Fulbright winner to teach English, theater in Indonesia

· 3 min read

Fulbright winner to teach English, theater in Indonesia

Bryan Howard
Bryan Howard

Winning a Fulbright English Teaching Assistantship presents Bryan Howard with an opportunity to take his interests to Indonesia and combine them into a unique cultural exchange experience.

Howard, an English, theater arts and human behavior major, is one of five UNL students who have earned ETA grants for the 2015-16 academic year.

A graduate of Howell High School near Farmingdale, N.J., Howard first became interested in Indonesia for the Fulbright because of its rich theatrical tradition of wayang puppet drama. He is heavily involved in theater at UNL and in Lincoln, and sees this aspect of Indonesia as a basis for cultural sharing.

“A main component of the Fulbright program is fostering mutual understanding through community engagement,” said Laura Damuth, UNL’s fellowship adviser. “Bryan’s plans to become involved with local theater are exactly what Fulbright is looking for.”

Established in 1946 and funded by the U.S. Department of State, the Fulbright program is designed to promote understanding between the United States and other countries. The Fulbright U.S. Student Program gives recent graduates, graduate students and young professionals the opportunity to conduct research, study or teach in one of 155 designated countries. About 8,000 grants are awarded annually, and about 1,600 of those are awarded to U.S. students.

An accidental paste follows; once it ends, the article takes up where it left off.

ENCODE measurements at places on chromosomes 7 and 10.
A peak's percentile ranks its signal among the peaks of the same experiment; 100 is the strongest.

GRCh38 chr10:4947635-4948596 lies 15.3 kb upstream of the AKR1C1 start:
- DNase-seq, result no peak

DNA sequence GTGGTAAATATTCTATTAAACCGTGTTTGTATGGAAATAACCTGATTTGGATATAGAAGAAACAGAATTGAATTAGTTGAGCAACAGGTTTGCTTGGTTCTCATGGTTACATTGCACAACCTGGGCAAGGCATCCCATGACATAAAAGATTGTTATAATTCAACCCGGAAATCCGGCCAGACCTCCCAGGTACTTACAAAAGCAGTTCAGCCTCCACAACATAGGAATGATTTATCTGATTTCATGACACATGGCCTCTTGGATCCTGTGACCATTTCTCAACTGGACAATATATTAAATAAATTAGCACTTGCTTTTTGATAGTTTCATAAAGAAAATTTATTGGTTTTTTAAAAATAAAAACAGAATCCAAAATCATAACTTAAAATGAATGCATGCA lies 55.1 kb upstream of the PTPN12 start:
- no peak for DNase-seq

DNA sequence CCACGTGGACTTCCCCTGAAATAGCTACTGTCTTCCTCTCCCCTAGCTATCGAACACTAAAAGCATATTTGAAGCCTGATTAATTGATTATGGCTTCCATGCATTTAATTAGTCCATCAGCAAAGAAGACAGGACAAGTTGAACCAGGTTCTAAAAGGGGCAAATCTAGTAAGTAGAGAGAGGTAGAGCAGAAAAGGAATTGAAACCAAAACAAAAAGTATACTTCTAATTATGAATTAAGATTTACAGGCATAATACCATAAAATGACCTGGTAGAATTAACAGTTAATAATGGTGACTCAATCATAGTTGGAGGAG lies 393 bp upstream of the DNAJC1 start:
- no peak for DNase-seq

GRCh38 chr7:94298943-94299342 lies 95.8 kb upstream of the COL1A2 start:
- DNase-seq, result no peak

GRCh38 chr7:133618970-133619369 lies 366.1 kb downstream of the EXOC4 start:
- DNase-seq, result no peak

The UNL Honors Program student maximized his time at the university, gaining extensive experience as an English tutor, theater teaching assistant, and peer mentor leader in the honors program. Combining these experiences in Indonesia is an exciting next step for Howard, who said he feels well prepared.

“I work heavily with language,” Howard said of his current academic curriculum, “so I’m excited to go abroad and work to help others learn the English language.”

Howard will engage with the community outside of the classroom by creating a way to compare Western theater traditions and Indonesia’s own tradition.

“I’m really fascinated by their theater culture,” he said. “I’ve never learned about [it] before … I’m excited to immerse myself in it.”

Upon his return, Howard will continue his education through a graduate program in dramaturgy. After obtaining his master’s degree, Howard wants to work as a freelance dramaturge and eventually become a professor. He said he believes the Fulbright will help him achieve these goals.

“It will expand my knowledge about different cultures and how the world functions, which will help me become a better dramaturge and academic,” he said.

He is among five UNL students who earned Fulbrights in 2015.

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